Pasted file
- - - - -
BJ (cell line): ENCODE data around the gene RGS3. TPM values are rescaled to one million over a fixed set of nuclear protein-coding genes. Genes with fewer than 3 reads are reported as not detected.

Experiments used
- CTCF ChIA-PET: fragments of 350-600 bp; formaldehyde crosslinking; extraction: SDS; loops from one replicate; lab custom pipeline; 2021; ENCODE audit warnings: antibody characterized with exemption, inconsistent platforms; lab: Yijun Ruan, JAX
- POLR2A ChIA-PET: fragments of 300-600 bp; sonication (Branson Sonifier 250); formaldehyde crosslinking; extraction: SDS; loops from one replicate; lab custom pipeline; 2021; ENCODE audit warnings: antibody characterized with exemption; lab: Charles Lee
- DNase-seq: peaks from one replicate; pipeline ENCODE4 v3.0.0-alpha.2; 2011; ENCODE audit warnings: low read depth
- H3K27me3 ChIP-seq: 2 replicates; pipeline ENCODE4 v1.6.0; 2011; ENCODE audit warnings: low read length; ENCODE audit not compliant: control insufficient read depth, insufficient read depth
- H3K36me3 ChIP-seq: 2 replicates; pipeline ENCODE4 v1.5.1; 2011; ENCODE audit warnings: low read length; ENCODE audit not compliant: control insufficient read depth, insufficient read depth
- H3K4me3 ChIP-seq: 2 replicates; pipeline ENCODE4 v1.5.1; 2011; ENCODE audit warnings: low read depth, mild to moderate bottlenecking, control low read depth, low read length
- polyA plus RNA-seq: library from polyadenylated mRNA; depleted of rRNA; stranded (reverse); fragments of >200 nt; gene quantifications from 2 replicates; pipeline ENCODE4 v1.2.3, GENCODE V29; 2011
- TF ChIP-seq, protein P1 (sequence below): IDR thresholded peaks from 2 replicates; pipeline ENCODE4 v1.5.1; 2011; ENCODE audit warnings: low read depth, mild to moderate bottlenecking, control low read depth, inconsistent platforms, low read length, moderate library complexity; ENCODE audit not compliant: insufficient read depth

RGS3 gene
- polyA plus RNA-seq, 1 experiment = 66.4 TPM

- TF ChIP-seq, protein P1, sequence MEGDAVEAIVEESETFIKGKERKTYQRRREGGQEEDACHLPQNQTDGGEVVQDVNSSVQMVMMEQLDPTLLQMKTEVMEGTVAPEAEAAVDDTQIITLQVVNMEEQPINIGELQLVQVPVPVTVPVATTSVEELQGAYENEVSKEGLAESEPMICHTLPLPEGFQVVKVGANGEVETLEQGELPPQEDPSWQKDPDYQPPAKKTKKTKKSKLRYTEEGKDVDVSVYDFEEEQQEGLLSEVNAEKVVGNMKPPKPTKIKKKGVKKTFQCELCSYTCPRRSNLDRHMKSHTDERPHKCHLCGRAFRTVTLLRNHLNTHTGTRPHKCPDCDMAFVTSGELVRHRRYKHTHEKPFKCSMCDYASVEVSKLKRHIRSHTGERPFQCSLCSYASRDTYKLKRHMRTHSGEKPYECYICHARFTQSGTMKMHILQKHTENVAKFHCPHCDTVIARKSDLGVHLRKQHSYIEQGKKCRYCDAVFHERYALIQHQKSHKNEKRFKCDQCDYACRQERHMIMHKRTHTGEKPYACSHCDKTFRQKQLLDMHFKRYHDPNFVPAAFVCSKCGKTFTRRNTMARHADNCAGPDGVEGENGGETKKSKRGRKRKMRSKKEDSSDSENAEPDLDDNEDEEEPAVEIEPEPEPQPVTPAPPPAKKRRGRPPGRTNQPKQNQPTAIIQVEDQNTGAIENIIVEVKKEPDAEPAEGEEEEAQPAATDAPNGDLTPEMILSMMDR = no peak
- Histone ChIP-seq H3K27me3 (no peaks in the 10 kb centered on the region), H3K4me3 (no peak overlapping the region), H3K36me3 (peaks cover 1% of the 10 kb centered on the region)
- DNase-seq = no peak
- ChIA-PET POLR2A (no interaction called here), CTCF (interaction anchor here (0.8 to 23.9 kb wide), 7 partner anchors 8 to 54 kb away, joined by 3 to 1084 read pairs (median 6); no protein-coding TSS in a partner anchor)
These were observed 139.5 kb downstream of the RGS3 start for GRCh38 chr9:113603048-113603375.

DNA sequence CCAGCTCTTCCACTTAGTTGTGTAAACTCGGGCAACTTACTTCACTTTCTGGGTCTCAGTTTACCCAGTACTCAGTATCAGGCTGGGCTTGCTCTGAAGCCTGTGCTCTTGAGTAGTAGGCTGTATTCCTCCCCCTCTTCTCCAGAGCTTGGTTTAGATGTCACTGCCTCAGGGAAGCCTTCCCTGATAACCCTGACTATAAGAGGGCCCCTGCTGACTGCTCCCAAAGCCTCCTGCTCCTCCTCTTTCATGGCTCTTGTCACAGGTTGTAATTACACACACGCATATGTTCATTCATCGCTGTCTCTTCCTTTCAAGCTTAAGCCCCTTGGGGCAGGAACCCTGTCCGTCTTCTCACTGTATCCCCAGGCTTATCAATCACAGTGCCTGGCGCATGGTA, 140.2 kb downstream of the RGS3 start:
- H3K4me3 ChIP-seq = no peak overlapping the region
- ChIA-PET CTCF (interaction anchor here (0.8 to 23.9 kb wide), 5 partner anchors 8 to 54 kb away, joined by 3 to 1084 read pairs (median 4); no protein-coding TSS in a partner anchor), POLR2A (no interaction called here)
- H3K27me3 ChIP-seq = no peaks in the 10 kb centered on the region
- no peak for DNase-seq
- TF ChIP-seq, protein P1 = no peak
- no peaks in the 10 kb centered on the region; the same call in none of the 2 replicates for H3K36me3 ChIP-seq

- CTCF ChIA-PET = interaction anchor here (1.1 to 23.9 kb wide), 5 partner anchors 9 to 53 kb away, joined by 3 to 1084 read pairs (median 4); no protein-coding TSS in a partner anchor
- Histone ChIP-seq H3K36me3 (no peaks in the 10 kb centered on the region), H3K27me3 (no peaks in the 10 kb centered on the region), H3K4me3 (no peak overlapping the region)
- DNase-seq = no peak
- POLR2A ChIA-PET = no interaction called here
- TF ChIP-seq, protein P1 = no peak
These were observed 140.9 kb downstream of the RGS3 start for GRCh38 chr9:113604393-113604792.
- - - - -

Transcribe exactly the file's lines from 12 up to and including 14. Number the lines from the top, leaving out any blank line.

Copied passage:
- polyA plus RNA-seq, 1 experiment = 66.4 TPM

- TF ChIP-seq, protein P1, sequence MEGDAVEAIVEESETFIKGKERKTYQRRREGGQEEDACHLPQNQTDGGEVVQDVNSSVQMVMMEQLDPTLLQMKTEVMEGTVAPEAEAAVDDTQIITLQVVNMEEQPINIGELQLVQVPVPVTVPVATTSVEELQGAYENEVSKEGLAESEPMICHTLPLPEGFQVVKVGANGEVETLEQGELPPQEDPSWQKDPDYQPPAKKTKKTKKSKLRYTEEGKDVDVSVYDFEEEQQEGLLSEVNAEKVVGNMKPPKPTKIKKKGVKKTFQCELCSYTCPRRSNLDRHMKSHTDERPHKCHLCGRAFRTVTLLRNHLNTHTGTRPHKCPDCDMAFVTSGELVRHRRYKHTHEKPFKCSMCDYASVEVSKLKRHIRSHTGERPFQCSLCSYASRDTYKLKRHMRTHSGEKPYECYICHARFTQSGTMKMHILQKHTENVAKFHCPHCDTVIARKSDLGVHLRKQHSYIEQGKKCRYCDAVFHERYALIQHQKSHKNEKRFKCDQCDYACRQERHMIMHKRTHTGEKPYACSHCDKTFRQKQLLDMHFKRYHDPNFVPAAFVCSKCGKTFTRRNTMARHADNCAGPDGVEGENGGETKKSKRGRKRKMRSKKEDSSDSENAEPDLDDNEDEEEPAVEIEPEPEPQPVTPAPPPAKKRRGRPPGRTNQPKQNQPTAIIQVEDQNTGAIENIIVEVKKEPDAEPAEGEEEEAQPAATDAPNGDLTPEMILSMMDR = no peak
- Histone ChIP-seq H3K27me3 (no peaks in the 10 kb centered on the region), H3K4me3 (no peak overlapping the region), H3K36me3 (peaks cover 1% of the 10 kb centered on the region)